Gaaahhhh…I could go on and on about what I love about this series and this couple.  On and on…but I will refrain. 

 

There is however the matter of the supporting cast of characters. And I want them all.  Everyone?  Yes…

 

 

Sorry…my freak flag just flew a bit. 

 

First off…Derek.  I want to squish this fabulous guy all over.  What an unbelievable character and best friend to our dear Dylan.  And the interactions with our couple and especially here with Jordan and the potential promises for perhaps some future stories, only made me want to pick up their book (Devil’s Kiss) and roll around naked in that one all over  again. 

 

And as Derek is the best man for Dylan, Shayne was truly the best woman for Ace. I loved the scenes of these two together.  Truly a woman who loves this man and knows the love in his heart and his love for Dylan is true.

 

Sunshine and Ziggy…I am not sure I have ever loved a set of parents more than these two loving and nurturing human beings.  *tears up*  The moments with them on page will be forever engrained in my memory.

 

Logan and Tate…what is not to love about these two?  They were my first MM crush and to this day they are the go to for me. I love Logan.  As for future books…I leave that for dear Ms. Frank to decide. I am not sure what I think of more of them honestly.  They are so perfect in my mind and just getting these glimpses may very well do it for me forever.

 

Quinn…Dear, Quinn.  Woman…you got me.  I don’t read a lot of MF anymore but I tell you what…I would read a story about this one here.  Her time on page is short but boy did she leave an impression.

 

A certain MMF coupling...that my goodness I want like now.  NOW.  I am absolutely intrigued by them and to potentially get a retelling of a certain scene from alternate POVs makes me giddy giddy. 

 

 

And my gawd…the end of this book *cue tears again* is just unbelievable. I would love to eventually get more stories from the next phase in their lives. We shall see.  Until then I am content with this beautiful happily ever after.  So content.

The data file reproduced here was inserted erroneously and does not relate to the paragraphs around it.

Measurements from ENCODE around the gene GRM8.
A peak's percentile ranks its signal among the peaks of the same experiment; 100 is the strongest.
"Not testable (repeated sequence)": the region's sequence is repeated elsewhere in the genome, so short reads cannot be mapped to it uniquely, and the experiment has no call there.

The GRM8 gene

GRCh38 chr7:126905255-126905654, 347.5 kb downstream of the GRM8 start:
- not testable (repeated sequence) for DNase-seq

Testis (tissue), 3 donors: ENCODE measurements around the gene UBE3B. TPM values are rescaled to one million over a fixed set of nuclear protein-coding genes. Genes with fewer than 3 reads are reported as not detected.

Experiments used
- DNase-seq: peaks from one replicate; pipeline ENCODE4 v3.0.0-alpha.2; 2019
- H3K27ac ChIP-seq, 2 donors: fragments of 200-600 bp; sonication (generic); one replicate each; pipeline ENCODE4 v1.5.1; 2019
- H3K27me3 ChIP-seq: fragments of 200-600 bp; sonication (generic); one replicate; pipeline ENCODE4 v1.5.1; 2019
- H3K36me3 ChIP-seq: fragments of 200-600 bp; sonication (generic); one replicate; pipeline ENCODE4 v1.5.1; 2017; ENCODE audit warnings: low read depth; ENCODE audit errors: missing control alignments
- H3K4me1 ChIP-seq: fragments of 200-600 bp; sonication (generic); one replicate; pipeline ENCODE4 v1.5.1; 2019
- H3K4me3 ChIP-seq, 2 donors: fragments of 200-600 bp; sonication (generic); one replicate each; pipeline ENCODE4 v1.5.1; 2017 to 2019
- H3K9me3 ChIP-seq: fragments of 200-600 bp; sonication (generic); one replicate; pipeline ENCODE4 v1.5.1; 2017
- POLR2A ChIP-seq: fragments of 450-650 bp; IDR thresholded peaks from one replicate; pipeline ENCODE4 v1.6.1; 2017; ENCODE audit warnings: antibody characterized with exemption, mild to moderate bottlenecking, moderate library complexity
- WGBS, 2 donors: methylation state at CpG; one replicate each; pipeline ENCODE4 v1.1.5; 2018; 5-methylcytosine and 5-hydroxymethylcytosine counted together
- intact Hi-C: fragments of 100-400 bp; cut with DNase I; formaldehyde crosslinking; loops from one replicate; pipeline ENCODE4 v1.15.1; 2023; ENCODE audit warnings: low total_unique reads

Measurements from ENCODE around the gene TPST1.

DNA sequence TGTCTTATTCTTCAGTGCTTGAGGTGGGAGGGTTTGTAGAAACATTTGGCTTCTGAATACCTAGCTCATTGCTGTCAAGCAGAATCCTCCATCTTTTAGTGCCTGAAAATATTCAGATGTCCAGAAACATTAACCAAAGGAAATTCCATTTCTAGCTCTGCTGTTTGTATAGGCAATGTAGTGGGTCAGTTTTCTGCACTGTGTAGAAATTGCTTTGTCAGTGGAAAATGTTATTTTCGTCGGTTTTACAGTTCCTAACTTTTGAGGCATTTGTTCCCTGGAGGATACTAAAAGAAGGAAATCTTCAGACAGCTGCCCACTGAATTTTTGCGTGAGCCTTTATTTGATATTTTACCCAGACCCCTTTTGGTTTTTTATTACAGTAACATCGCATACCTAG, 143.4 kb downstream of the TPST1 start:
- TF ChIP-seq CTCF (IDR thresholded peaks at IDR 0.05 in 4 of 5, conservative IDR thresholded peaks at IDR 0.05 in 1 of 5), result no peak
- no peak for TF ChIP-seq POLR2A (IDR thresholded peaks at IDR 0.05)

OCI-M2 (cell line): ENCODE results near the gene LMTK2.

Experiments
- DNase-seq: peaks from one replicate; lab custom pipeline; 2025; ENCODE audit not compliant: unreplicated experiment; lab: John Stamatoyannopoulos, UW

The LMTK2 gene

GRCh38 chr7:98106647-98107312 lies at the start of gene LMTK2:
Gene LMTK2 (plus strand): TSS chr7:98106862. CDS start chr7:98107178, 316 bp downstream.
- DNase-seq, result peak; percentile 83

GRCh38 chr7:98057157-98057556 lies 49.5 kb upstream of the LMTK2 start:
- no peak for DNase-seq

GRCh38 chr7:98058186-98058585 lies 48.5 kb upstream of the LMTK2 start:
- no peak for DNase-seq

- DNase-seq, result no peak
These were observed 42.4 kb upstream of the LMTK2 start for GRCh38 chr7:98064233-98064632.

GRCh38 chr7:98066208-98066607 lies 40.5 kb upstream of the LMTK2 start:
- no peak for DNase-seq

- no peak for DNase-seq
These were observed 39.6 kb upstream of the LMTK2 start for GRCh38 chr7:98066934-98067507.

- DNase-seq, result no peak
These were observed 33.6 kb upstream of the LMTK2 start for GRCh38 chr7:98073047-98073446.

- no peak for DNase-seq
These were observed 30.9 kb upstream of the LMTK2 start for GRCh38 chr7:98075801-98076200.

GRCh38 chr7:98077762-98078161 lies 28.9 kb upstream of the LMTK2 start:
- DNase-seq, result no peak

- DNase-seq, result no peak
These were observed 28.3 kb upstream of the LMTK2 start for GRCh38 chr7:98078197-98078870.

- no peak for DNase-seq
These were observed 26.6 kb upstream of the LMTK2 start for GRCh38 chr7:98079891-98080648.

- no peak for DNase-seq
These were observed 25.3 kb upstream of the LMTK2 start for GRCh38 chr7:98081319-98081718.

A fabulous BR with Elsbeth and Teri. 

Like Reblog Comment
show activity (+)
review 2017-04-02 18:31
THE ANIMAL UNDER THE FUR BY: E.J. MELLOW
The Animal Under The Fur - E.J. Mellow,Dori Harrell
 
In the Dreamland series the world enchanted, it beckoned you in with its wondrous promise of something more, something otherworldly. In The Animal Under the Fur the beast awed. Earthy, both primitive and refined. Its roar demanded your respect. Its force simultaneously ensnared and enslaved you. Like with any wild animal you encounter, you can't help but admire its beauty and the coiled strength, barely contained, lying in wait just below the surface. 
 
 
 
 
 
Nashville is a tangle of contradictions, both fierce friend and ferocious enemy, caring and yet closed off, fire and ice, wild but never reckless, senses overloaded with every sight, smell, taste and touch, yet never allowing true sensation to penetrate her well guarded barriers. The woman on the outside drawing you in with her allure while the animal inside would have you fleeing, if only to be able to relish the act of chasing down its prey. I truly couldn't get enough of Nashville. Her uninhibited wildness was a siren song I couldn't turn off. 
 
 
 
 
 
 
While Carter proved to be a worthy counterpart, although I think it is impossible to fully match Nashville's brilliance. I was absolutely captivated by their relationship none the less. For their many similarities they also had innate differences that only seemed to make them an even better match for one another. I loved how he got under her skin at every turn, and how elated his dastardly deeds made him. Watching her squirm might have been his favorite past time, and I couldn't get enough. 
 
 
 
 
 
 
I'm not quite sure what I enjoyed more, the fighting or loving! They were magnets, both South and North poles, repelling and attracting with equal force. Either way they went that electric, magnetic intensity bewitched. 
 
 
 
 
 
 
 
The calculated plot helped drive this story and its gloriously enigmatic characters along at a steady pace. This story was driven and concise. A story of blood and teeth and survival of the fittest, with some unexpected twists and turns waiting around the bend. Just strap yourself in and enjoy the ride. 
 
 
 
 
I received a copy of this book from the author (*and I bought one because this book is amazeballs*) in exchange for an honest review. 
More posts
Your Dashboard view:
Need help?